Last updated on November 26th, 2014 at 08:35 am
While in the past I’ve made a concerted effort to keep separate my dual roles in the comic book industry, this weekend marked the first time I worked a comic convention both as media and as an exhibitor. Although some know the story of how I came into the industry, for those who don’t I’ll explain. In late September 2011 I was hired by Crystal Fractal Comics founder/publisher Derrek Lennox as the Toronto-based company’s Senior Editor. There was however a wrinkle to my hiring: I had to help him prepare five documents for print in three weeks, which meant learning Adobe Illustrator very quickly and editing four full length comic books and one “historical document” for Fort William First Nation near Thunder Bay. I even did some lettering and very minor scripting. Suffice to say those three weeks were quite hectic, but even still it gave me a crash-course of sorts in how the comic book business works behind the scenes, which of course led to some sleepless nights along the way.
Moving the clock forward nearly six months, I’ve since worked a small comic book show by myself, organized and attended three separate store signings, took over as the company’s Social Media Manager and have established relationships with store owners, comic book media and most importantly, a great group of people I get to work with on a semi-regular basis. On April 14 and 15, I helped run my first exhibitor table at Wizard World Toronto. Working alongside Derrek and our creators in attendance, including Shawn Smith, Dino Caruso, Jae Korim and Kieron O’Gorman, we spent the weekend chatting with anyone displaying even a passing interest in what we had to offer. I was altogether really pleased with the reactions from passersby, even if they didn’t buy one of our books. Responses were genuinely positive from any who opened an issue and flipped through it. Personally, I had a number of great conversations with random individuals who simply were looking for something new to read. In that regard, sales were very solid over the weekend and we even arranged to have our books placed in two new stores. The good news continued throughout the weekend as future projects were discussed with some interested parties, complemented by interviews Derrek and I did for both “Geeking Out Weekly” and “Jack-and-Pookie Publishing,” while Pop-Culture Hype and TDot Comics will be reviewing our books. We also talked to Alice Quinn, of Tdot Comics, and we’re looking forward to speaking with them again in the near future.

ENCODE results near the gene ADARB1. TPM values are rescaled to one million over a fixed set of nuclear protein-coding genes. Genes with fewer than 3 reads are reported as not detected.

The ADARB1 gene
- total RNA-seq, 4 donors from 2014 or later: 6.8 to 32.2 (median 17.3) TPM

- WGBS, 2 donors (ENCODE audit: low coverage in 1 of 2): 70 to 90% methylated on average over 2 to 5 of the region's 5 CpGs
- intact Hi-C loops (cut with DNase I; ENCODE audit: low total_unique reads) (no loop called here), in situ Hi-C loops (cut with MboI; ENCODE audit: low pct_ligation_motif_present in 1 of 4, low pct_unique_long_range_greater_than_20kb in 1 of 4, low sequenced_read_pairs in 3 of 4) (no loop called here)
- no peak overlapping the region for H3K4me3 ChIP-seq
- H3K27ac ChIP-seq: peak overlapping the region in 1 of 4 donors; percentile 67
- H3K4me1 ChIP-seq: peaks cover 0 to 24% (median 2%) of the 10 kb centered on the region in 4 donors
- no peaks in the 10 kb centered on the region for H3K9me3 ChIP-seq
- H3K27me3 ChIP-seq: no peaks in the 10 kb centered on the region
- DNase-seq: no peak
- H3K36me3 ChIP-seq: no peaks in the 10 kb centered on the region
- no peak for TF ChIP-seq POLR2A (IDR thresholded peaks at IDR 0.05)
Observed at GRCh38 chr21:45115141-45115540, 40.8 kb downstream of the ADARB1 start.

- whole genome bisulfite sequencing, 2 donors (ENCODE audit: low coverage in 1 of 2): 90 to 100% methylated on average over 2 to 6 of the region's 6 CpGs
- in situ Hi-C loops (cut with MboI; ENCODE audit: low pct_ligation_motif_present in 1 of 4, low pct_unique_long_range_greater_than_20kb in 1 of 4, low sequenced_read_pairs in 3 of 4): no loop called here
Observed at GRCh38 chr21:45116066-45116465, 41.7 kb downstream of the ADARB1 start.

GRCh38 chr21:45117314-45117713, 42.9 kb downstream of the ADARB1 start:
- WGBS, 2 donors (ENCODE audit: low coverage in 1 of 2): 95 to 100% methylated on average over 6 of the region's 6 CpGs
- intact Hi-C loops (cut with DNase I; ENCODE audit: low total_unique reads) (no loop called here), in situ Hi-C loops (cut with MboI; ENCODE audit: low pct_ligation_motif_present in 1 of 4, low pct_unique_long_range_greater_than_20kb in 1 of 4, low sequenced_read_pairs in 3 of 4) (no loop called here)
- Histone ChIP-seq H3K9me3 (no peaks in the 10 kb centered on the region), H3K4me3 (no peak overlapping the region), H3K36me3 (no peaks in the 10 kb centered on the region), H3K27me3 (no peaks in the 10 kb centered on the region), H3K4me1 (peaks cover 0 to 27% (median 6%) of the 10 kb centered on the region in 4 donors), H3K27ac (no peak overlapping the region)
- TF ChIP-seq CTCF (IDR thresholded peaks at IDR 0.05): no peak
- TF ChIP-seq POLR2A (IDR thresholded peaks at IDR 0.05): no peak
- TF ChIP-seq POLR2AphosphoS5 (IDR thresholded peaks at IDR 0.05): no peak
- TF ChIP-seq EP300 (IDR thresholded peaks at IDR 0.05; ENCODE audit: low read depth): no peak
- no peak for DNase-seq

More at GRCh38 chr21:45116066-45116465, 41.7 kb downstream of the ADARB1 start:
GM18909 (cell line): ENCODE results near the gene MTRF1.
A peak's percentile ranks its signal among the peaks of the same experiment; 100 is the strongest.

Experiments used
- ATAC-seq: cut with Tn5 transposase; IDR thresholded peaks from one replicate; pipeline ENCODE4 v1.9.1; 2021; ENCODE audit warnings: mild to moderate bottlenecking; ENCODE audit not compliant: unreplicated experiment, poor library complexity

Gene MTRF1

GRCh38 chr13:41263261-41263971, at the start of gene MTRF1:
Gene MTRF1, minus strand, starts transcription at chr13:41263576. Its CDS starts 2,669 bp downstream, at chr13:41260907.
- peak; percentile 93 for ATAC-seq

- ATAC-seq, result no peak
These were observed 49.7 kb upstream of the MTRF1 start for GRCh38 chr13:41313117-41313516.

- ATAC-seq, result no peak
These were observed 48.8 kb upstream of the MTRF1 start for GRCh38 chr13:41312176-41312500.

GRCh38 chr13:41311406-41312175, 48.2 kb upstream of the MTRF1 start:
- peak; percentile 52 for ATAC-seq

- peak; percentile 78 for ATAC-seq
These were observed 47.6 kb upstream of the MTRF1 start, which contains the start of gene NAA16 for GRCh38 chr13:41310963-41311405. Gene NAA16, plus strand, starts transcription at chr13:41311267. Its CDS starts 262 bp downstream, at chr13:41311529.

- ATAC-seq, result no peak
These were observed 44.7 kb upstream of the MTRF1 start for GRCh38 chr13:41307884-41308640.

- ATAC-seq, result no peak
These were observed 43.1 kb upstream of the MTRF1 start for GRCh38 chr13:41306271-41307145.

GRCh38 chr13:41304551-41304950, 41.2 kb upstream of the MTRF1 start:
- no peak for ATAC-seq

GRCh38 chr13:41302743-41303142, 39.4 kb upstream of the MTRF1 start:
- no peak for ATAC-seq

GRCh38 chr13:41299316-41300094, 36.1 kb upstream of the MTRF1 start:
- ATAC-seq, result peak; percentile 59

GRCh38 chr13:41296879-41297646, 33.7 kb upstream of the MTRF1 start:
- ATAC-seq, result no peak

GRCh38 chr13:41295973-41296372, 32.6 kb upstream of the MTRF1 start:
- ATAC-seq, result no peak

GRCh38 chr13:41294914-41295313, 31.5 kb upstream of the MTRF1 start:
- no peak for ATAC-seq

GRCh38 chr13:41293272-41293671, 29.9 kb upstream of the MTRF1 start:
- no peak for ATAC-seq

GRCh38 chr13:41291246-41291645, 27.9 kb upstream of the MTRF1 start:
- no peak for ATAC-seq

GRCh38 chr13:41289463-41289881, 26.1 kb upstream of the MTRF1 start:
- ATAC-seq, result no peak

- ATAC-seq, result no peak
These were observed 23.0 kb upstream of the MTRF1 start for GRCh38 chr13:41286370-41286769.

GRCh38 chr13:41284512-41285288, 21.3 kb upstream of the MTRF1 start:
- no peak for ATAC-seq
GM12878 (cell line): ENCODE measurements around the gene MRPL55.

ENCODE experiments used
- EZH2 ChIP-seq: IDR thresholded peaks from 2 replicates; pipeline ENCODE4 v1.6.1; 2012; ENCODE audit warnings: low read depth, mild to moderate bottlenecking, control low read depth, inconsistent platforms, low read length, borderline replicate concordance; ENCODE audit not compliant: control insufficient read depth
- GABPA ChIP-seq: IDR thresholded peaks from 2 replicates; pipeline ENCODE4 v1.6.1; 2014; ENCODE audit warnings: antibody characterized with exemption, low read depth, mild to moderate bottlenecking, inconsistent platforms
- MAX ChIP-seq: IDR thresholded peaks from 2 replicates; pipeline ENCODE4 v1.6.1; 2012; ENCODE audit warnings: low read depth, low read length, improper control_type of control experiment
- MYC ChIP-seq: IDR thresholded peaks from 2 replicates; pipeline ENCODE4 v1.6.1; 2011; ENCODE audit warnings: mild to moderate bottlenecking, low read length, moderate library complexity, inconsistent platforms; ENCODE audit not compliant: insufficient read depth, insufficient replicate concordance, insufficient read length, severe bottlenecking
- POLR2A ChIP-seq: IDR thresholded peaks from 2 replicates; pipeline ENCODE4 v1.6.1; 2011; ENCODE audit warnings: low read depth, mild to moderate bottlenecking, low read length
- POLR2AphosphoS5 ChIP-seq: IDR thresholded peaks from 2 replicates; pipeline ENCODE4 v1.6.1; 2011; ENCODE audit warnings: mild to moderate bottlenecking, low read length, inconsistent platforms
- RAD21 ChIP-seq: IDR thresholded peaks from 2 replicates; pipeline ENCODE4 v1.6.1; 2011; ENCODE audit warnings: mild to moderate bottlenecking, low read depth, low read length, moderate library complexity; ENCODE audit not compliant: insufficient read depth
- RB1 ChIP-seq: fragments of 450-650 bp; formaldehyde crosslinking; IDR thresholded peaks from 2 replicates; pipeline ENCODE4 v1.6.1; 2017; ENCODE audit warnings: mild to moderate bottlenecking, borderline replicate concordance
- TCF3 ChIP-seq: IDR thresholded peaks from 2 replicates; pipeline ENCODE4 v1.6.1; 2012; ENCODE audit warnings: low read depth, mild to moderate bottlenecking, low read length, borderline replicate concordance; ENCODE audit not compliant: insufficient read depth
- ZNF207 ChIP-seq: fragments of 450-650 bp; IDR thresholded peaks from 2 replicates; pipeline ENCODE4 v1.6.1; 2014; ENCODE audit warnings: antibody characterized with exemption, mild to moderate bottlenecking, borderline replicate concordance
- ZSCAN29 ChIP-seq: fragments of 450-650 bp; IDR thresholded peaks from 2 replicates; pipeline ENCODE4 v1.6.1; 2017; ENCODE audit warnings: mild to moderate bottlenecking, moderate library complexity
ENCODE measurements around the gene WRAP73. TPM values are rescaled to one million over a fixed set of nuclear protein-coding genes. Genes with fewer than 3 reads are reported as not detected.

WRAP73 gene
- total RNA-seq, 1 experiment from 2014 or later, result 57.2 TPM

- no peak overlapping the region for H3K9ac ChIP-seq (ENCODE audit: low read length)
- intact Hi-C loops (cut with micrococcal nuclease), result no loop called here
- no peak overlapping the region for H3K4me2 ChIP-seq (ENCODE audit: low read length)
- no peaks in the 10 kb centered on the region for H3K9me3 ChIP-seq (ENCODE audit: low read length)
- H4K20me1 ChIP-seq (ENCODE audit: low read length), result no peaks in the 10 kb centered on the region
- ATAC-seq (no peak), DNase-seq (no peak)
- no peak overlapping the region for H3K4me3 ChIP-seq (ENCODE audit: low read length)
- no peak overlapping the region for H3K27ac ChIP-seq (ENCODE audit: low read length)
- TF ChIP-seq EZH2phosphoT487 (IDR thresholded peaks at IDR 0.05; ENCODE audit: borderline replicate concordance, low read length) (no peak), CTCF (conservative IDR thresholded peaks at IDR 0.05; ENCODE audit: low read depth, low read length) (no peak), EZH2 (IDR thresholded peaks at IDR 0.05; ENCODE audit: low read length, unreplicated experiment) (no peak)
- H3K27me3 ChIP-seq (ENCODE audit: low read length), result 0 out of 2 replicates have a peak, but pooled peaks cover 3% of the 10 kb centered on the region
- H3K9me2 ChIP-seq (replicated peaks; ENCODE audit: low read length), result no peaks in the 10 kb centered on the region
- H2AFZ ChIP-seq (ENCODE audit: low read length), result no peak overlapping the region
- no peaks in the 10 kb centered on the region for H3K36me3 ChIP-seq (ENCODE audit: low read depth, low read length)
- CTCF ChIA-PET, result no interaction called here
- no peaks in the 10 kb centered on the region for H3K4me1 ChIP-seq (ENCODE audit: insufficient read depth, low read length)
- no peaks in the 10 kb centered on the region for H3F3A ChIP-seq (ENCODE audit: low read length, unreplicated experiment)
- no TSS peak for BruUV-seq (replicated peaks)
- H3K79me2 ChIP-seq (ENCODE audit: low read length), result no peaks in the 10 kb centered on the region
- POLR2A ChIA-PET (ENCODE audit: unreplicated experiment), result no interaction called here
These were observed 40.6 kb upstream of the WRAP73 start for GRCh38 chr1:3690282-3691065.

Despite these professional highs, they were hardly my favourite moments of the weekend. Roughly four years ago when Derrek first launched Crystal Fractal Comics, a number of writers and artists came together and collaborated on a series of short digital stories that function as prequels to CFU #0, the foundation of the “Crystal Fractal Universe.” One such story was written by Dino Caruso, while Kieron O’Gorman provided the artwork for the same story. The short story was eventually collected in the first issue of The Crossing, released in 2010, but the two had never met and worked completely in correspondence through Derrek. In what I can only describe as a cool, magical moment, Kieron and Dino met for the first time April 14, 2012 and I was lucky enough to be there to photograph their first handshake. Both guys are really talented and have indirectly worked together on multiple stories in a number of Crystal Fractals’ releases for years; it felt really special to be part of this semi-historic meeting. I also got to be part of another great photograph the morning of April 15, 2012 before the second day of the show kicked off. With less than 15 minutes to spare before the show began, we gathered together all the Crystal Fractals contributors in attendance for a large group photo. Although artists like Jae Korim, Jessie Lam and Sam Agro, weren’t part of it, the photo featuring Kieron, Dino, Shawn, Derrek, Andrew Uys and myself was a snapshot of our group and how far we’ve come. As independent creators it’s hard to push forward in a tough industry, but it’s fantastic to see everyone together, hanging out together, talking and joking with one another and more importantly supporting each other and their works. It’s how this industry, especially the indie scene, is going to survive; we need to support each other beyond personal agendas. You’ll soon find the scene, especially the Toronto comic book scene, is filled with talented individuals with one goal in common: we all want to create great stories and be part of something special in this city.
Beyond the great news Derrek, our creators and myself received, I suppose that’s the one realization I had this weekend that will stick with me going forward as we work to complete new projects and build Toronto’s comic environment one brick and one moment at a time.